Jenna Samuel awarded NSF Postdoctoral Fellowship

Jenna Samuel

Jenna Samuel, our group’s first graduating PhD student, has been awarded an NSF Astronomy & Astrophysics Postdoctoral Fellowship from the National Science Foundation! Jenna will take this fellowship to the Department of Astronomy at the University of Texas, Austin this fall to pursue her project: Modeling the physics of gas removal and quenching in Local Group satellite galaxies with next-generation simulations. Congratulations Jenna!

NASA Astrophysics Theory Program (ATP) grant: dark-matter subhalos and stellar streams

NASA’s Astrophysics Theory Program (ATP) has awarded our team (PI Robyn Sanderson, co-PI Andrew Wetzel) a grant for Predicting observable signatures for dynamical interactions between dark-matter substructure and stellar streams in the Milky WayCongratulations to Robyn Sanderson, who led this grant!

The wealth of ongoing and upcoming observations of the Milky Way promise an era of ‘near-field cosmology’ to test the cold dark matter (CDM) paradigm. One of the most exciting and powerful probes of dark matter is using the Milky Way’s stellar streams as ‘gravitational antennae’, as close passages of small dark-matter subhalos dynamically perturb cold stellar streams, allowing us to test the diverging predictions of different dark-matter models for the low-mass end of the (sub)halo mass function. Our goal with this grant is to use our Latte suite of FIRE-2 simulations of Milky Way-like galaxies to model the dynamics of dark-matter subhalo interactions with stellar streams from disrupted globular clusters and satellite galaxies in realistic detail, including creating synthetic observations of these simulated perturbed streams. Our goal is to provide the first comprehensive end-to-end study that connects cosmological predictions from baryonic simulations to interpretations of, and predictions for, observable perturbations from dark-matter subhalos on stellar streams.

Sarah Loebman to start as assistant professor at UC Merced

Sarah Loebman

We are so excited that Sarah Loebman has accepted a faculty position at the University of California, Merced, where she will start as an assistant professor in their Department of Physics in fall 2020! We are doubly excited because, as one of their two inaugural astrophysics faculty, Sarah will start a new astrophysics program within their department. Fortunately for us, she will stay with our group at UC Davis for another year to finish her NASA Hubble Fellowship and Chancellor’s Postdoctoral Fellowship. Congratulations Sarah!!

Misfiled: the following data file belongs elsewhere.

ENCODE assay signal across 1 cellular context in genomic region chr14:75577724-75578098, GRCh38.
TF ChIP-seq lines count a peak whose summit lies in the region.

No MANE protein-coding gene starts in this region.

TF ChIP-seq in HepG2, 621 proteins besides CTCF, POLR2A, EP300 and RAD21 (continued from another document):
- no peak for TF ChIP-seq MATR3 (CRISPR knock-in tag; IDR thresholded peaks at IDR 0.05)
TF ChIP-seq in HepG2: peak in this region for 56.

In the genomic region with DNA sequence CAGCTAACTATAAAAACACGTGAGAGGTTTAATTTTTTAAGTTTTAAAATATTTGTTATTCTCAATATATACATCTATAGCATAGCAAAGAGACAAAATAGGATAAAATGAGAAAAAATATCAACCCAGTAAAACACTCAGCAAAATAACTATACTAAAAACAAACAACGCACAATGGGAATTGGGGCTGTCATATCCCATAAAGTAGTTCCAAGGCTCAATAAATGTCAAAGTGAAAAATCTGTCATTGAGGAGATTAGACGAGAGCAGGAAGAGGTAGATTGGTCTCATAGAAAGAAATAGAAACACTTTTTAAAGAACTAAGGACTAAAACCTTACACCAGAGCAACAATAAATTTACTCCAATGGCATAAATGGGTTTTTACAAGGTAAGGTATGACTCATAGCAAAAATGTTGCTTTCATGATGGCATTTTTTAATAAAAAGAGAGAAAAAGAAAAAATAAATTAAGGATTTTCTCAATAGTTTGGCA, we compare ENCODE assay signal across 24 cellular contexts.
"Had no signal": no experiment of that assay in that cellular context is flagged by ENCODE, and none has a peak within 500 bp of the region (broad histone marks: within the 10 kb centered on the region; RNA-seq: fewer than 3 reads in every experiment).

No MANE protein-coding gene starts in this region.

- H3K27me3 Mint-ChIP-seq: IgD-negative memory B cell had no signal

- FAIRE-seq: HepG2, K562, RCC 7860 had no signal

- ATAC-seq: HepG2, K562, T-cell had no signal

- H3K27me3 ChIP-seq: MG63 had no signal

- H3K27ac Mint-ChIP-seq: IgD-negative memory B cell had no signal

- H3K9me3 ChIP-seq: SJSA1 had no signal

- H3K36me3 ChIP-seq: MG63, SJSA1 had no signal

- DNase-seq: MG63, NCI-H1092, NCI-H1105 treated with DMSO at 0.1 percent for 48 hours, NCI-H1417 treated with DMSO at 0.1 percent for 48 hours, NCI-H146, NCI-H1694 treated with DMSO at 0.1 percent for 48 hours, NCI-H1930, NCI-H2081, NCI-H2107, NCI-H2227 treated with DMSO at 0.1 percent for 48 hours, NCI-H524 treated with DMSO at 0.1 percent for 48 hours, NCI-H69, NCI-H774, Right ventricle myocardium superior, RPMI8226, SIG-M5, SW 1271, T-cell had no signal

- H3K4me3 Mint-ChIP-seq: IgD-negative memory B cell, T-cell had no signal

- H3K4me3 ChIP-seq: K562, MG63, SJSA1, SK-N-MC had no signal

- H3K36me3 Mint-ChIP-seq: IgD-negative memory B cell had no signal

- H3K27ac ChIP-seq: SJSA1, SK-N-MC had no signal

Hubble Space Telescope (HST) Treasury Program: M31-6D survey

Space Telescope Science Institute has awarded our team

  • PI  Dan Weiz
  • co-PI  Nitya Kallivayalil
  • co-PI  Andrew Wetzel
  • co-investigators:  Jay Anderson, Gurtina Besla, Mike Boylan-Kolchin, Tom Brown, James Bullock, Andrew Cole, Michelle Collins, Mike Cooper, Alis Deason, Andrew Dolphin, Aaron Dotter, Mark Fardal, Annette Ferguson, Tobias Fritz, Marla Geha, Karoline Gilbert, Raja Guhathakurta, Rodrigo Ibata, Michael Irwin, Myoungwon Jeon, Evan Kirby, Geraint Lewis, Dougal Mackey, Steve Majewski, Nicholas Martin, Alan McConnachie, Ekta Patel, Mike Rich, Josh Simon, Evan Skillman, Tony Sohn, Erik Tollerud, Roeland van der Marel

a Hubble Space Telescope (HST) Treasury Program of 244 orbits for Tracing the 6-D Orbital and Formation History of the Complete M31 Satellite SystemThese Hubble Space Telescope (HST) observations will provide the initial baselines for long-term proper-motion measurements for all of the known satellite galaxies around Andromeda (M31). Our goal is to measure the orbital motions of these satellites as they move across the sky over the next ~10 years, to complete their full 6-dimensional orbital phase-space. Our key science goals are to:

  • Understand the effect of environment on low-mass galaxy evolution
  • Use low-mass galaxies as probes of the epoch of reionization
  • Dynamically measure the mass distribution of M31’s dark-matter halo
  • Test planar associations of satellite galaxies

Combined with our existing HST Treasury Program to measure proper motions for all of the satellite galaxies of the Milky Way, we will provide proper motions for all known satellite galaxies across the Local Group.

Hubble Space Telescope (HST) Legacy Theory grant: low-mass galaxies and reionization

Space Telescope Science Institute has awarded our team

a Hubble Space Telescope (HST) Legacy Theory grant for Probing the epoch of reionization with the fossil record of nearby dwarf galaxies. Our goal is to use our FIRE-2 simulations to rigorously test and characterize how well HST near-field observations of the star-formation histories of low-mass galaxies in the Local Group can measure the faint end of the galaxy ultra-violet luminosity function during the epoch of reionization at z ~ 7. Furthermore, we will create synthetic HST and JWST observations of these simulated galaxies, to quantify how accurately the SFHs from measured stellar populations in nearby low-mass galaxies can infer their star formation rates and UV luminosities at z ~ 7, and we will release these synthetic observations and simulation data to the scientific community, to help leverage existing HST data and guide upcoming JWST observations.